However, there are even inaccuracies in the ‘gold’ standard methods as well. In a study detecting small changes in body composition in elite male judo athletes, they compared DEXA scans to a 4-compartment reference model (taking into account fat-free mass, bone mineral density, body volume, and total body water) and found that the DEXA scan had large and unexpected individual errors in tracking physiological changes in the athletes. The researchers concluded that DEXA may not be accurate for athletes needing to achieve a specific target weight or body composition for their competitions (Santos, Silva, Matias, Fields, Heymsfield, & Sardinha, 2010). 

Inaccuracies in athletic populations may be due to the fact that some elite athletes possess atypical body compositions. Due to intense physical training and the extreme physiques required for various sports, athletes have been shown to have systemic deviations in the densities of fat-free mass (Prior et al., 2001). Two-compartment models are able to produce a low value of total error when compared to a multi-compartment model, but due to the large limits of agreement, two-compartment models may not be the most appropriate for athletic populations to accurately track changes in body composition during diet and exercise interventions due to individual variations in fat-free mass density and total body hydration (Moon et al., 2009). However, in collegiate female athletes, it was shown that skinfold equations can provide accurate estimations of body fat when compared to a four-compartment model and the use of a seven-site equation did not provide any better accuracy compared to a three-site equation. The researchers concluded that trainers and coaches should continue the use of three-site equations in this type of population, but individual errors may be as high as +/- 5.34% body fat (Moon et al., 2009).

Practical Applications: Controlling Body Composition

In sports that include weight class divisions or emphasize leanness, and for athletes who wish to improve their power to weight ratio (reducing overall body mass without compromising their performance), a low-carbohydrate, ketogenic diet may be suitable. A study investigating the affects of a ketogenic diet for 30 days on elite gymnasts consisted of a diet in which they ate 54.8% fat, 40.7% protein, and 4.5% carbohydrates (<28 grams/day). They continued their normal training program for the period of the study, and showed no loss in strength performance, while significantly reducing their fat mass, with an insignificant increase in muscle mass (Paoli et al., 2012).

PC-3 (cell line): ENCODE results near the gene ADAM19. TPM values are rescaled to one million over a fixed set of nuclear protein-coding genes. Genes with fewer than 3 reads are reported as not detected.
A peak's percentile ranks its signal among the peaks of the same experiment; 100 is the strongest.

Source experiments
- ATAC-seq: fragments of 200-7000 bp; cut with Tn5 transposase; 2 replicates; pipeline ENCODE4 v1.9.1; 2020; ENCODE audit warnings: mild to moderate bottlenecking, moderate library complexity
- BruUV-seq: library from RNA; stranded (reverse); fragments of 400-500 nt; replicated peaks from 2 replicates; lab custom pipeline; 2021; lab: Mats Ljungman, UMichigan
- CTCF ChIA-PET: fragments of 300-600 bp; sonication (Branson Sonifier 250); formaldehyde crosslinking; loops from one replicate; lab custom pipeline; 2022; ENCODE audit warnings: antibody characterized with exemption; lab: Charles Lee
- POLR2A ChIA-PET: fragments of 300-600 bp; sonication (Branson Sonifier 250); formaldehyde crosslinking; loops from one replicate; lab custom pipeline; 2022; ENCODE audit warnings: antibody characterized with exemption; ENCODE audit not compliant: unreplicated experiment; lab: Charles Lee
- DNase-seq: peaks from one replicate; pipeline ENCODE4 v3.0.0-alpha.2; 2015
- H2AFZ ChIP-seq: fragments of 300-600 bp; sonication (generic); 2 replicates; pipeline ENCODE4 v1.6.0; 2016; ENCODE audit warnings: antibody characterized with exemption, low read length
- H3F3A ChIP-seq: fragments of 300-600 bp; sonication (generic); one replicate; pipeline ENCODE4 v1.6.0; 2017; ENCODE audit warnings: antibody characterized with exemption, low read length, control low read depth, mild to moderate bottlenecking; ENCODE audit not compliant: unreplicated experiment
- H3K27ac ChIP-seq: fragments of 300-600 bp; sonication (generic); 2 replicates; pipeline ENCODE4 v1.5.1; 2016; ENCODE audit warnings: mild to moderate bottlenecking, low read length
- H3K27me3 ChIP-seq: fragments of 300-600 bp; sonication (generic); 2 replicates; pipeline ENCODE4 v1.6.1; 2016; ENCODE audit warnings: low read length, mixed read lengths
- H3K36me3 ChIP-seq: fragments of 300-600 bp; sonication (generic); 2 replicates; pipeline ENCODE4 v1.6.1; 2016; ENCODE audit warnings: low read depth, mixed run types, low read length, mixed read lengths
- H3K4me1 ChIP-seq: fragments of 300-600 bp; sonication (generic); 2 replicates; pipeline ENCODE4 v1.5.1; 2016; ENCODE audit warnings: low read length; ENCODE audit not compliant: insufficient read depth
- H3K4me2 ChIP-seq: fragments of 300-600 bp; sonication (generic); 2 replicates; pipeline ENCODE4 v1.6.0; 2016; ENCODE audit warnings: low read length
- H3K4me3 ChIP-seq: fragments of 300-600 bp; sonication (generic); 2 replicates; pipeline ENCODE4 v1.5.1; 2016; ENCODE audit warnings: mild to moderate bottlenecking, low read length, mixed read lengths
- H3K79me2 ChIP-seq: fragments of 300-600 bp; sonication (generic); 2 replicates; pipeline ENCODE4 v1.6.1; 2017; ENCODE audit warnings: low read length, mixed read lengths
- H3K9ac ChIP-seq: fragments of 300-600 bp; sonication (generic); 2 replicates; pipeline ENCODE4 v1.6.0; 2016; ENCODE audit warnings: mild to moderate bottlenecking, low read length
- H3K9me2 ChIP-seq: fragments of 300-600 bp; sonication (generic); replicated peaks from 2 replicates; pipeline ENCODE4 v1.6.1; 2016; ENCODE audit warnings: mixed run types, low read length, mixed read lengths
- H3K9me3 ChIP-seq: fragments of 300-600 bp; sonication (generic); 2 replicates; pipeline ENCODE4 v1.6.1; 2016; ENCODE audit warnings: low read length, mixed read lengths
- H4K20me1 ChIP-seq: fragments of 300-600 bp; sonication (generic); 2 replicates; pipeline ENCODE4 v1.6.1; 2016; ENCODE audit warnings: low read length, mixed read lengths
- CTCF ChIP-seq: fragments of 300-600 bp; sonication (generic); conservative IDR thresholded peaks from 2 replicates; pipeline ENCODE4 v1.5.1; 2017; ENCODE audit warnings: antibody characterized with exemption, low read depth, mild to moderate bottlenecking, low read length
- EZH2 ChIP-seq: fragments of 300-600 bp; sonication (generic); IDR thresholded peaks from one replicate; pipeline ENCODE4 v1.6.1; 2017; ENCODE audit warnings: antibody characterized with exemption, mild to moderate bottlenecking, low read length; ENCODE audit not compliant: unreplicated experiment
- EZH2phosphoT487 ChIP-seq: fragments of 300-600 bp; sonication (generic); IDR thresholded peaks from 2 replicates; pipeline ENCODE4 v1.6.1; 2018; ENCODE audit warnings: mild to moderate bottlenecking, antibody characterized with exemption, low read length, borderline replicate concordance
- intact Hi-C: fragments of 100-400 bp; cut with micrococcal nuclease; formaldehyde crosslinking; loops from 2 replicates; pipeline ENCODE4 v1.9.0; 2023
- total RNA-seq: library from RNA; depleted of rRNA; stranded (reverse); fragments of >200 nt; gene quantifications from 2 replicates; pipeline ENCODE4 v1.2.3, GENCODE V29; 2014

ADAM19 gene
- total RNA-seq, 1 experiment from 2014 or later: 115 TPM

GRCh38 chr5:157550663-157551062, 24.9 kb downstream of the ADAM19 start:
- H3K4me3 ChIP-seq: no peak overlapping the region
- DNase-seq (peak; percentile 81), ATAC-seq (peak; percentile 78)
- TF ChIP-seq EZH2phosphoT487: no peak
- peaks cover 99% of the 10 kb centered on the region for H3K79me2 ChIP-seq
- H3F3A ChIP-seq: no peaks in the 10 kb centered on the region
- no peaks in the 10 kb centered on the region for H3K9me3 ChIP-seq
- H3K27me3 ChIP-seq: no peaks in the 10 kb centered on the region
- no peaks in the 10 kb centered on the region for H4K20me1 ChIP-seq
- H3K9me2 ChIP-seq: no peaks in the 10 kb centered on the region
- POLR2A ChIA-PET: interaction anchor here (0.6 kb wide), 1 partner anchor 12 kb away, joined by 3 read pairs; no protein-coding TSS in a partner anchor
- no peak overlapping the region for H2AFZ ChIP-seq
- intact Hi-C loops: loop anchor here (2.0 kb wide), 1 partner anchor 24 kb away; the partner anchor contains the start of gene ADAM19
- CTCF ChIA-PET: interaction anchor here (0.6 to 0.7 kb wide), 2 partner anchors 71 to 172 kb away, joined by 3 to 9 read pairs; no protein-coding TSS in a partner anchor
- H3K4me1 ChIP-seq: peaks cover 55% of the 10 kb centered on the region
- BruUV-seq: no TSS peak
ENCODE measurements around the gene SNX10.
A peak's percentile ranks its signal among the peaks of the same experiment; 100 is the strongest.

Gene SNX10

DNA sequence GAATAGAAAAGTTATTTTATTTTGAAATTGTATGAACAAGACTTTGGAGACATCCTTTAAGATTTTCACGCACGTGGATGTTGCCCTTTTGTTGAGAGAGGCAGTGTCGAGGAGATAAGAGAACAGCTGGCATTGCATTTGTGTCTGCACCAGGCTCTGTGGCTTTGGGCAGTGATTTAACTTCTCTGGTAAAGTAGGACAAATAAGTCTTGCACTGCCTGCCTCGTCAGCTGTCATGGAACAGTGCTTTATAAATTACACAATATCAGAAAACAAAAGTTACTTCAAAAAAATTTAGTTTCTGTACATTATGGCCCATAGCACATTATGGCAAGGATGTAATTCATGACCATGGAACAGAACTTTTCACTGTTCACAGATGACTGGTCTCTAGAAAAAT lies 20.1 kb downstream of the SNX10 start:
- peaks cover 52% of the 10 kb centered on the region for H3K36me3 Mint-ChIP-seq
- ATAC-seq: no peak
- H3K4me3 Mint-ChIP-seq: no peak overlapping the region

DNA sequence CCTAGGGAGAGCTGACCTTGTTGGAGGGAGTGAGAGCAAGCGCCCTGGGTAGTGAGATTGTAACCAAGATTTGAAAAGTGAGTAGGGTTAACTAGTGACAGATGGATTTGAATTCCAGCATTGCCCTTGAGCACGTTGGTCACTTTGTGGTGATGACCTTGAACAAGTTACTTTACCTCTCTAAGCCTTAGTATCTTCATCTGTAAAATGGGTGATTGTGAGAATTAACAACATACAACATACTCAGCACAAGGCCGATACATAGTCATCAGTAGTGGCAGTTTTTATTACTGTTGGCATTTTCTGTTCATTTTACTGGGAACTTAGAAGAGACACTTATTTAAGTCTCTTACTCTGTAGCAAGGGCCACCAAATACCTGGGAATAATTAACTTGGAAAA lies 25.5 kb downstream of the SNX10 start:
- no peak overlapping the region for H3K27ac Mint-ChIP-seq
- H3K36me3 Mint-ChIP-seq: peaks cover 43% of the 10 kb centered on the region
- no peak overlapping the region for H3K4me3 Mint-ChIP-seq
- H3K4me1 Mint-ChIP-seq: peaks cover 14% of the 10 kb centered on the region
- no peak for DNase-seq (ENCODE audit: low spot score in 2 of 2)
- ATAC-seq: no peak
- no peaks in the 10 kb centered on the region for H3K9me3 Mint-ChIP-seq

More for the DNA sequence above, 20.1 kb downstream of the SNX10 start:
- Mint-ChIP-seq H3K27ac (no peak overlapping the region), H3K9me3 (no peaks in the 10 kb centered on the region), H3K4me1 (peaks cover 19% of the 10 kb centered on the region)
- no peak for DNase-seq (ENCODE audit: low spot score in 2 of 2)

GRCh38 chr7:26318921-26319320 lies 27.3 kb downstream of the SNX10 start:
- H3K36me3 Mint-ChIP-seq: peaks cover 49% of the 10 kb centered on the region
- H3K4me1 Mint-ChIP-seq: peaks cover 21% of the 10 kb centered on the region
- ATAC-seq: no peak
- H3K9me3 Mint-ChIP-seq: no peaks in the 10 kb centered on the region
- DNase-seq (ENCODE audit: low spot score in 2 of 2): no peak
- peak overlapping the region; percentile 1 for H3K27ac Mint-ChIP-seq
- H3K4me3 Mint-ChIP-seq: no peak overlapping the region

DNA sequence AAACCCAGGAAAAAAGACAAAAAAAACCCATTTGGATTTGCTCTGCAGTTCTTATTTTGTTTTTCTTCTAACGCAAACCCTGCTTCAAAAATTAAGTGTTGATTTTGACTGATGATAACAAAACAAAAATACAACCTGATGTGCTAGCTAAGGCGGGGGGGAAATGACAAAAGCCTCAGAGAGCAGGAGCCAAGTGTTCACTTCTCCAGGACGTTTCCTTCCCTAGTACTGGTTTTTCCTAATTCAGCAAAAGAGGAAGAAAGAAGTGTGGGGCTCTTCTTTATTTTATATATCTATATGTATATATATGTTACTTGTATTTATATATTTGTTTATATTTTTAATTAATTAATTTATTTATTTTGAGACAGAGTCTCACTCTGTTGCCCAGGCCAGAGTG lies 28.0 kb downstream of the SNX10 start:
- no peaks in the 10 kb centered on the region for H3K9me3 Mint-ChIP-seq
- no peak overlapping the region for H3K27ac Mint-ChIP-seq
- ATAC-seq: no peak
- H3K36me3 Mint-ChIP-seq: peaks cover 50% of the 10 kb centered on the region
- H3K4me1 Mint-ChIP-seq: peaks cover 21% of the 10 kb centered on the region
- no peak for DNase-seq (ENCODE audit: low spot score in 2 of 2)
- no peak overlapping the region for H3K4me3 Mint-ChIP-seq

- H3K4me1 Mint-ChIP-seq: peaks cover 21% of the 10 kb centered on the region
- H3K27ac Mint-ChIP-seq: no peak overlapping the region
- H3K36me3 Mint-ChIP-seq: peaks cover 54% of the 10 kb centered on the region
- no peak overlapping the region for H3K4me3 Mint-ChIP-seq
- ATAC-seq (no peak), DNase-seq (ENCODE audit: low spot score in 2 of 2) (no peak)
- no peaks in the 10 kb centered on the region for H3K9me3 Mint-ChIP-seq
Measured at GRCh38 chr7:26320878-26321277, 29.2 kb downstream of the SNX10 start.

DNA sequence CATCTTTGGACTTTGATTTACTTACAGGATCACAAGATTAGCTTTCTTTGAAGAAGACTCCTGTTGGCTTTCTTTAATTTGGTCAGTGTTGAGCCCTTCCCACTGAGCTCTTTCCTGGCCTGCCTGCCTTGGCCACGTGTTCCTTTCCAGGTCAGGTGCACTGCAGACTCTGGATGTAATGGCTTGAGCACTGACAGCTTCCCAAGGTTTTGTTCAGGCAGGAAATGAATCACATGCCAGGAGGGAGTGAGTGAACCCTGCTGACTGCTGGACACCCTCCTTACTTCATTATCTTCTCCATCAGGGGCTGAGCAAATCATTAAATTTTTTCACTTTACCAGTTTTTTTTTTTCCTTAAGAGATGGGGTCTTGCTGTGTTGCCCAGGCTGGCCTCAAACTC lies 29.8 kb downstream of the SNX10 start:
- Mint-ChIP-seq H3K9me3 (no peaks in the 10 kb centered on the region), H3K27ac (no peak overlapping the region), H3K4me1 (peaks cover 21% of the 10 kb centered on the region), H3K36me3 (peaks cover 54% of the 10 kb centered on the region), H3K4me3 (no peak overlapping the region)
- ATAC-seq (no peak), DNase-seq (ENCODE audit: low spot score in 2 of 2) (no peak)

Rapid weight loss through dehydration, fasting, vomiting, or even laxative use can all negatively impact sport performances, and should be avoided (Garthe, Raastad, & Sundgot-Borgen, 2011). Healthy weight reduction has typically been recommended at a rate of a 0.5-1.0 kg /week. In a study comparing the long-term effects of two different weight-reduction protocols on different elite athletes using either a slow-reduction (decrease of 0.7% body mass/week) or a fast-reduction (decrease of 1.4% body mass/week) of weight, the slow-reduction group significantly increased lean body mass from baseline to post-intervention, and tended to maintain strength (determined by 1 repetition-maximum tests) better than the fast-reduction group, who demonstrated no changes in lean body mass (Garthe, Raastad, & Sundgot-Borgen, 2011). Interestingly enough, after six and 12 month follow up testing; there were no significant differences in either group, suggesting maintaining a new body mass is difficult, and many different factors other than the rate of weight loss contribute to the maintenance of body composition.